Last time I talked about the fine Jack & Suzie Welch op-ed piece on the travails of HR.
HR should be as important as Finance, but rarely is. HR leaders should have a place in the inner sanctum of decision-makers, but rarely do.
Here are some more thoughts on why…
HR leaders often lack solid Operations backgrounds. In fact, many organizations staff senior HR leadership positions with people who don’t know how to run a line of business.
It’s akin to the Boston Red Sox staffing their Player Development office with people who’ve never played baseball.
To be sure, good baseball teams use statisticians and other specialists, and all their PD staff needn’t be brilliant ball players.
But most of them have played the game. They understand what makes a great pitcher or catcher or lead-off hitter.
The countermeasure seems clear: foster good job rotation, make sure senior leaders have run a range of functions, including HR.
Caveat: please avoid the ‘get your ticket punched’ approach that’s proven to be such a failure.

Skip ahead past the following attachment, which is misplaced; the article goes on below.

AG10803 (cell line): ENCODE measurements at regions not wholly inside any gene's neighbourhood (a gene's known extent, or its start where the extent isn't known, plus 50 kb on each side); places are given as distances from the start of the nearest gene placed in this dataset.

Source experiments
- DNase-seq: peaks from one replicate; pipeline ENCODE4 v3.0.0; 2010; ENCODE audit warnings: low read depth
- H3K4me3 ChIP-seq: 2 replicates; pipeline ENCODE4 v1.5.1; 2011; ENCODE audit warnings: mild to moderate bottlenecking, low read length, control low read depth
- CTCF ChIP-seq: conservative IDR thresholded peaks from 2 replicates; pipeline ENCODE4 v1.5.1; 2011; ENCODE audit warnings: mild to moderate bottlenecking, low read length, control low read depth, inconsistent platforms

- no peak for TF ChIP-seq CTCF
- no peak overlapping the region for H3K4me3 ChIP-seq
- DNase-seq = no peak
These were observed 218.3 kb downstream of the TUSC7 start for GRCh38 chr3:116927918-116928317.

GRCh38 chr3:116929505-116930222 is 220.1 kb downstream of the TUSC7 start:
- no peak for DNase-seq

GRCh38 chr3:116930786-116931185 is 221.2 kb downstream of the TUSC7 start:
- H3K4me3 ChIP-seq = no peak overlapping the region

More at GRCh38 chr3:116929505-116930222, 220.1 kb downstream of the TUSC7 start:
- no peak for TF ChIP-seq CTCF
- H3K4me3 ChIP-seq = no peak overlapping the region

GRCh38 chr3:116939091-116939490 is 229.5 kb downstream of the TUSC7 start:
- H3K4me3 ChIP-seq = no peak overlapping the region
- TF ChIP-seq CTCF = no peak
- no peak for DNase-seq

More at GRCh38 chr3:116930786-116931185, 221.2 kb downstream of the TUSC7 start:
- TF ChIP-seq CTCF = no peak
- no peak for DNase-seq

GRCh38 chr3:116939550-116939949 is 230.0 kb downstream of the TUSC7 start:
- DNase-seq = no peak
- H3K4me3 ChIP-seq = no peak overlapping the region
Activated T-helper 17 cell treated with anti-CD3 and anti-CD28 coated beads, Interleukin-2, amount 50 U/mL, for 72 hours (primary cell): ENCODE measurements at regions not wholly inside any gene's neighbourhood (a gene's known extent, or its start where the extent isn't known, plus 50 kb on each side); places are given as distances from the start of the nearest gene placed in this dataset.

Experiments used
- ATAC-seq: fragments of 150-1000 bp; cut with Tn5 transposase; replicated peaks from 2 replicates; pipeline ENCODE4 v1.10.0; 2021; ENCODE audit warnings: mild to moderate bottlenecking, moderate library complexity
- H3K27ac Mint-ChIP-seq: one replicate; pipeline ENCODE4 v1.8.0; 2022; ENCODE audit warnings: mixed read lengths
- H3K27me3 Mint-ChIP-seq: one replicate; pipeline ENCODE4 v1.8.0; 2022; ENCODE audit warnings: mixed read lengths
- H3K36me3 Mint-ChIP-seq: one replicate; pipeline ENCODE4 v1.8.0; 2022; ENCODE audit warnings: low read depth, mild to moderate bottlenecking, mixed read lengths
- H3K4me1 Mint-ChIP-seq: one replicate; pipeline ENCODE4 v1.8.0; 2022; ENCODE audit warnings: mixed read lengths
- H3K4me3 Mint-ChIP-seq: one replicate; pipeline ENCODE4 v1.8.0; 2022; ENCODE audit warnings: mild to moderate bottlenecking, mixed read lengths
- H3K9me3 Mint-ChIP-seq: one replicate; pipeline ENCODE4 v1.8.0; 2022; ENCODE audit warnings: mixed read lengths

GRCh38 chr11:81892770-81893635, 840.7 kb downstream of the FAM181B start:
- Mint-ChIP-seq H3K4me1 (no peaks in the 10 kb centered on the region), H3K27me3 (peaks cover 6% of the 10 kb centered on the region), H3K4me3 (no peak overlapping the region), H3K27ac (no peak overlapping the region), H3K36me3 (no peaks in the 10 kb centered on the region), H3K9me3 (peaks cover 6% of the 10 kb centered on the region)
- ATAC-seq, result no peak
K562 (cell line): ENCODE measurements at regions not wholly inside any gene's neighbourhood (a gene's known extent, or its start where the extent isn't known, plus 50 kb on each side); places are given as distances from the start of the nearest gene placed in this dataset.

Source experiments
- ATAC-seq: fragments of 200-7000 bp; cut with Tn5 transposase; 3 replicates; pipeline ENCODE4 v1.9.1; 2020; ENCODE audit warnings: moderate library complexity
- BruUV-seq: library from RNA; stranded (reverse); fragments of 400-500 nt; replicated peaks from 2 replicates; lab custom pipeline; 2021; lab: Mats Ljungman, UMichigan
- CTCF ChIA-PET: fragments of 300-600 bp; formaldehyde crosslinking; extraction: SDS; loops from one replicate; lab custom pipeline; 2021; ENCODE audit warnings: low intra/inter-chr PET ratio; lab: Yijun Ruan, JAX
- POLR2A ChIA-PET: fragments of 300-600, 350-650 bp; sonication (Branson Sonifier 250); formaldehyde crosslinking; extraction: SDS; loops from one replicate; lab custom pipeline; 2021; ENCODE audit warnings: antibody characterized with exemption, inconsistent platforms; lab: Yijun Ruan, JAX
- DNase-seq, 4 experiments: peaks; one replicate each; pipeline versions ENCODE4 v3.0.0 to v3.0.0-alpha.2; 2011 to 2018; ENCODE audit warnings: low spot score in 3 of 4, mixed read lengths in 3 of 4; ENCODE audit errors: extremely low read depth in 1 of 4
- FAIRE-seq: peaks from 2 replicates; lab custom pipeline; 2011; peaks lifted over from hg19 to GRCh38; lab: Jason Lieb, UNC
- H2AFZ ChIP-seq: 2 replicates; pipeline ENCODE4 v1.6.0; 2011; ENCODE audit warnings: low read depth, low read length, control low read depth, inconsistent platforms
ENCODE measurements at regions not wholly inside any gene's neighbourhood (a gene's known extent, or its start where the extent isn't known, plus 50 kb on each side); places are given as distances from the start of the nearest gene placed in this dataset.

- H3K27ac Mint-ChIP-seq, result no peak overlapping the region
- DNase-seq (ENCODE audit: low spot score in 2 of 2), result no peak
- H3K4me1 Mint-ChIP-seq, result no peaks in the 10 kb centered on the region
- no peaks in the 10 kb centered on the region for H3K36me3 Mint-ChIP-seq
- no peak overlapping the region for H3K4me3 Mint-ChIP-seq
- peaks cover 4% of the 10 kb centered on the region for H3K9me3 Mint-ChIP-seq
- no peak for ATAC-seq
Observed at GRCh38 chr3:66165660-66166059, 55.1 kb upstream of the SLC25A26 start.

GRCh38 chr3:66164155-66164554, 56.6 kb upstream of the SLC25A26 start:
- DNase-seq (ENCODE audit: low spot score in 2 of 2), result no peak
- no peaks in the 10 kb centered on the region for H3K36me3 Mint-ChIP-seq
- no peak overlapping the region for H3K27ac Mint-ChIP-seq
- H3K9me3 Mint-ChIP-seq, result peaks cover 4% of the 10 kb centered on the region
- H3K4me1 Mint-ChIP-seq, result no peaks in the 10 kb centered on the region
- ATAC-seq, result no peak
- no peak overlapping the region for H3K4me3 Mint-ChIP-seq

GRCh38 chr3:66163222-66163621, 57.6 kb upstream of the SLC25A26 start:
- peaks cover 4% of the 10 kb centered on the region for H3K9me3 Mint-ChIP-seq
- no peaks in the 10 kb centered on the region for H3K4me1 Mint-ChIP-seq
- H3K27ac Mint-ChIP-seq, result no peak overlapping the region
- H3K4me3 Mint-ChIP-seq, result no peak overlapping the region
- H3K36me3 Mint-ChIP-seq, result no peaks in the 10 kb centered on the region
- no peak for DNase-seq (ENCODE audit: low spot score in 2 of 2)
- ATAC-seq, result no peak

You know what I mean. “High potential candidates” are put through a merry-go-round of 2 to 3 year assignments to ‘broaden them’.
Unfortunately, the ‘high potentials’ are graded on the number of times their ticket has been punched – and not on whether or not they left a footprint.
Result: hollowed up management systems, unstable processes, near misses and catastrophic direct hits all over the place.
In summary, by all means cross-train senior leaders, especially those who may end of running HR.
But assess their performance on the 4 M foot-print they leave behind – Manpower, Methods, Machinery and Material systems.